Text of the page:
Our favorite photos from the Spring Sports Season


Baseball: Photos by Cory Royster/The Sports Pulse

The Coronavirus pandemic has swept the nation and has taken away sports altogether for us to enjoy.

However, we wanted to showcase the work of our award-winning photographers. Each week we will have them select their Top 10 favorite photos from each sport throughout the spring sports season.

We will run these galleries until every sport that we cover is represented to get you closer to the action until life returns to normal.

Wizards stars Bonga and Smith give back to DCPS community

By The Sports Pulse Staff

WASHINGTON – Washington Wizards players Isaac Bonga and Ish Smith have partnered with the District of Columbia Public Schools (DCPS) to assist families that are part of the DCPS community.

Smith made a personal financial donation that assisted a DCPS program to support basic needs in the Anacostia, Ballou, Kelly Miller and Kramer school communities.  

His personal donation will provide 120 families who were not able to leave their home with critical personal items such as laundry detergent, dish soap, cleaning supplies, diapers and feminine products. He will also provide 100 hygiene kits each week, for a total of three weeks, to Kelly Miller Middle School and Ballou High School families when they come to pick up meals.

After a time of reflection, McNamara brings back Keithline as boys basketball coach

By José Umaña/The Sports Pulse Contributor

Photo by: Erica Calhoun

HYATTSVILLE – As the 2019-2020 basketball season was in full swing, Martin “Marty” Keithline had a moment of reflection. 

After leaving his position as the head coach of the Bishop McNamara High School boys basketball team, he stayed in touch with his love of sports through his position as the school’s director of athletic operations.

When his father, a fellow coach in his own regard, died in January, it was the first time Keithline said he thought of returning to coaching basketball in any capacity. Three months later, as the position he once held was reopened, Keithline jumped at the chance at returning to the sport he loved.

“I had been going straight since 1996 until 2018 as a head coach,” Keithline said. “So I never had time just to sit back and reflect. And those two years gave me a chance to reflect on what is important in life. Coaching young men in the sport of basketball is important to me, and that was something important to him as well. That loss really affected me. I wanted to get back to coaching basketball.”

McNamara welcomed the return of Keithline, formally announcing his return to the sidelines as the Mustangs’ new head boys basketball coach on May 6. He will continue as the school’s director of athletic operations while coaching, school officials said.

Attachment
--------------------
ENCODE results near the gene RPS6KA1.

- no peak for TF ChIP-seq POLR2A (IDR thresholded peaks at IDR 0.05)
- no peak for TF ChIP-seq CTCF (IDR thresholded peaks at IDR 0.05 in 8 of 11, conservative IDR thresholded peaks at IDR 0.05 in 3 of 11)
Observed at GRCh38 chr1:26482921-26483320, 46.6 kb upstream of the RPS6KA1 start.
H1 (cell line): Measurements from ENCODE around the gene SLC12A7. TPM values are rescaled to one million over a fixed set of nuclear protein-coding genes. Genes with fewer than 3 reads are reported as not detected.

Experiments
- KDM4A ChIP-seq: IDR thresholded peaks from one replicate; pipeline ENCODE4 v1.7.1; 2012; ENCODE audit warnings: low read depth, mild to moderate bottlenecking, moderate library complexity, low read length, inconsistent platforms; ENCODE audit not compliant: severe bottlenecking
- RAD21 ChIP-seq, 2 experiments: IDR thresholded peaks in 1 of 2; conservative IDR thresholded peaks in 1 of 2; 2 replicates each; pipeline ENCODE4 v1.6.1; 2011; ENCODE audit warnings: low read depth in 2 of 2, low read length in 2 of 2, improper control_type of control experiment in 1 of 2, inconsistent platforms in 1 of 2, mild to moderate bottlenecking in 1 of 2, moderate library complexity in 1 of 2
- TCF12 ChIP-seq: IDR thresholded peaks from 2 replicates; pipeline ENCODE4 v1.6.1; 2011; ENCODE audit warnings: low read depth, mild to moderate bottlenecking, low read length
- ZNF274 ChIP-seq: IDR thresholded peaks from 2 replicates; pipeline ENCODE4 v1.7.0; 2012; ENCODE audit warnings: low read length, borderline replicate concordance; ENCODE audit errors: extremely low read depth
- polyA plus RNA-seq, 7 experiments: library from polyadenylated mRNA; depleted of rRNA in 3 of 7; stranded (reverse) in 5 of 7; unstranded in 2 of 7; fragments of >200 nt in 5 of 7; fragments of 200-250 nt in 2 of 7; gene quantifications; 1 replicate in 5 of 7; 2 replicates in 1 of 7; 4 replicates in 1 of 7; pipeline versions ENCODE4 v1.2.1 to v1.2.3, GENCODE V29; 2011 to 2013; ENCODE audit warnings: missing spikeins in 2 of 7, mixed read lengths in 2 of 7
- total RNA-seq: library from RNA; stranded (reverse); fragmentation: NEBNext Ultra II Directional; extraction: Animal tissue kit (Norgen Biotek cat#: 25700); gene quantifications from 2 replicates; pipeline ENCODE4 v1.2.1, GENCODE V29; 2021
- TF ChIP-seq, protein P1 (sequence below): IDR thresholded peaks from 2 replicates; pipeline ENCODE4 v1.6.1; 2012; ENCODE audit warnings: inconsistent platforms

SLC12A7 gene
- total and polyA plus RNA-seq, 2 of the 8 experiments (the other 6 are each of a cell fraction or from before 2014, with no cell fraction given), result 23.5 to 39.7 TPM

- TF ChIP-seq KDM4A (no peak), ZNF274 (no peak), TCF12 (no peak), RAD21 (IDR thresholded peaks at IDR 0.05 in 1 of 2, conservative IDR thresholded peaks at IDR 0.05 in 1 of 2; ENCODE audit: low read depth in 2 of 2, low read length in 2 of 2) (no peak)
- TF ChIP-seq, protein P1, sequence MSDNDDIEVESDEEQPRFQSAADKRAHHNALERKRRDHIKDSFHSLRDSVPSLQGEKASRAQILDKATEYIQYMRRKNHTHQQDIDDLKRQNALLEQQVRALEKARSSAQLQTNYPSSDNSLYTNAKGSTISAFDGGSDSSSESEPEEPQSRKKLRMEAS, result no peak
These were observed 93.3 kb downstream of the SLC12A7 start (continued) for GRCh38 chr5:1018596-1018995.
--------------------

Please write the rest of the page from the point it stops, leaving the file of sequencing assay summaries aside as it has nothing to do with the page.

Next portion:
“Coach Keithline’s effectiveness at engaging our student-athletes in both the technical skill development required on the court and their academic investment in the classroom is a huge win for our boys’ basketball program,” Incoming President/CEO John Barnhardt said. “I could not be more excited to see how his program will influence our school community and the larger impact they will have in the WCAC.”

While he is happy to return to the role, Keithline said he has no time to cherish the moment. Following the announcement, he contacted all the returning players and their families to inform them of the news and start their offseason schedule. Until state and local leaders deem it safe, McNamara will not access to their athletic facilities due to the COVID-19 pandemic.

“It is going to be a lot of day-to-day relationship building, and weekly relationship building through Zoom calls and Google meets and text messages,” Keithline said. “All of those things will happen over the next couple of weeks, and I look forward to coaching all the young men.”

McNamara elected to let go of head coach Keith Veney Sr. after two seasons in charge and started an open coaching search. Veney was one of the first people Keithline met during his arrival to McNamara in 2001. The decision to let him go was “out of [my] hands, Keithline said. Despite his position at hte school, he faced the same interview process with the school president and principal as every applicant.

“From the viewpoint of being the director of athletic operations, I was put in a tough spot,” Keithline said. “But I live my life with integrity, and I am going to do what I can to make the administration happy and make sure these kids and parents feel that they are getting everything they need from the basketball and academics [and] education side of McNamara.”

It has been the tale of two different basketball programs at the Forestville-based school. Its girls’ basketball team under Head Coach Frank Oliver Jr. won its first Washington Catholic Athletic Conference (WCAC) girls basketball tournament since 2008 this past February. Meanwhile, the boys’ basketball team has yet to win the annual championship since 1995.

Under Veney, the Mustangs finished 39-23 in two seasons but did not surpass the quarterfinal rounds of the WCAC Boys Basketball Tournament. New Hope Academy in Landover Hills announced on May 4 that Veney would take over its boys basketball program. 

In Keithline’s first 15 years with McNamara, the Mustangs amassed 242 victories. His players were regularly recruited by “notable colleges and university,” according to Keithline’s school profile. That reputation, school officials say, will hopefully continue during his second stint.

“I look forward to the enthusiasm, dedication, and knowledge and understanding of the game he will bring to our boys’ basketball team,” Principal Dian Carter said. “He is anchored in our mission and will hold our student-athletes to high standards both on and off the court.”

Heading to next season, Keithline will be without graduating senior Kenny Womack, a two-sport athlete who will attempt to play both football and basketball at Sacred Heart University.